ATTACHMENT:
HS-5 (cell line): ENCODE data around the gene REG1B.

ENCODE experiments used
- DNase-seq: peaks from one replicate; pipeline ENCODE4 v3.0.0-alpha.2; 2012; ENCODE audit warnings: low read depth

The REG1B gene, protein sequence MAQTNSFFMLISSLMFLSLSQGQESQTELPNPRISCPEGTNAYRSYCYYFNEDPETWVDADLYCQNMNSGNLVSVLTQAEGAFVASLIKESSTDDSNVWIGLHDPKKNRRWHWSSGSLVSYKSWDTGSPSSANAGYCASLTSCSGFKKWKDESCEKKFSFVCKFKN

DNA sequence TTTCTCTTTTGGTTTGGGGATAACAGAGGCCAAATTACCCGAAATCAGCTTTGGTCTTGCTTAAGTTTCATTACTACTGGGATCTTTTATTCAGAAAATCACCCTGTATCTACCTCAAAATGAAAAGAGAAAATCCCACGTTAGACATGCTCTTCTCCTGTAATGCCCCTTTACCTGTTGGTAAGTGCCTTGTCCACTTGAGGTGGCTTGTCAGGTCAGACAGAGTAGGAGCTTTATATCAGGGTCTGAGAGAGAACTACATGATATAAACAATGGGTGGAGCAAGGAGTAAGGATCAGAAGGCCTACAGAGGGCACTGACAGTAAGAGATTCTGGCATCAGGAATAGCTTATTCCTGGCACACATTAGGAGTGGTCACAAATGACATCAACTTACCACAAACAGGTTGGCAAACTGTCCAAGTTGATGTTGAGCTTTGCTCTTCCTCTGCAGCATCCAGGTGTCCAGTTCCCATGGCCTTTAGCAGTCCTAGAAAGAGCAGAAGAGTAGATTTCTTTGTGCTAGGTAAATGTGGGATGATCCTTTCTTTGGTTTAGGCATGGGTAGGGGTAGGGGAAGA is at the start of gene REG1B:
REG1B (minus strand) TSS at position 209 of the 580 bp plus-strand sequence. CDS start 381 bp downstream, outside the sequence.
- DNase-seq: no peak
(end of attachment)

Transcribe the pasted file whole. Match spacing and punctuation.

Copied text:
HS-5 (cell line): ENCODE data around the gene REG1B.

ENCODE experiments used
- DNase-seq: peaks from one replicate; pipeline ENCODE4 v3.0.0-alpha.2; 2012; ENCODE audit warnings: low read depth

The REG1B gene, protein sequence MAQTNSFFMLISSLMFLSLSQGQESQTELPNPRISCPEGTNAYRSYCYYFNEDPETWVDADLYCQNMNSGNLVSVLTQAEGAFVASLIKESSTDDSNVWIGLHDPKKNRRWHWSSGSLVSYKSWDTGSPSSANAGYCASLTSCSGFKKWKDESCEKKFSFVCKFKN

DNA sequence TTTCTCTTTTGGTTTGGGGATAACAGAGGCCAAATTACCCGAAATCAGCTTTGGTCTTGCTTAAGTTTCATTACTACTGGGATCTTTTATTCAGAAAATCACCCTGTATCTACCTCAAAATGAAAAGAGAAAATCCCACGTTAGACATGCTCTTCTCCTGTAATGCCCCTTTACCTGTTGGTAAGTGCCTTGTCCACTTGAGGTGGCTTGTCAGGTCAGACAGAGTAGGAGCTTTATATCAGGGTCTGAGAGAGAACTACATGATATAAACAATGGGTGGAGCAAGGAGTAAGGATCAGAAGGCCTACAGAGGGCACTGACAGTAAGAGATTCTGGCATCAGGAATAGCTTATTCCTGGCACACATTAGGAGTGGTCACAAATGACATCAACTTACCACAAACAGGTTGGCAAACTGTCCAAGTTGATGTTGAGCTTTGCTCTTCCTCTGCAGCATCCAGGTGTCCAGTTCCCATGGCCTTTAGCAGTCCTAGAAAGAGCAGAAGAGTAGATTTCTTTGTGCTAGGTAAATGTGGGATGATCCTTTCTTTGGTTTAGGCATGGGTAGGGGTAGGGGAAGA is at the start of gene REG1B:
REG1B (minus strand) TSS at position 209 of the 580 bp plus-strand sequence. CDS start 381 bp downstream, outside the sequence.
- DNase-seq: no peak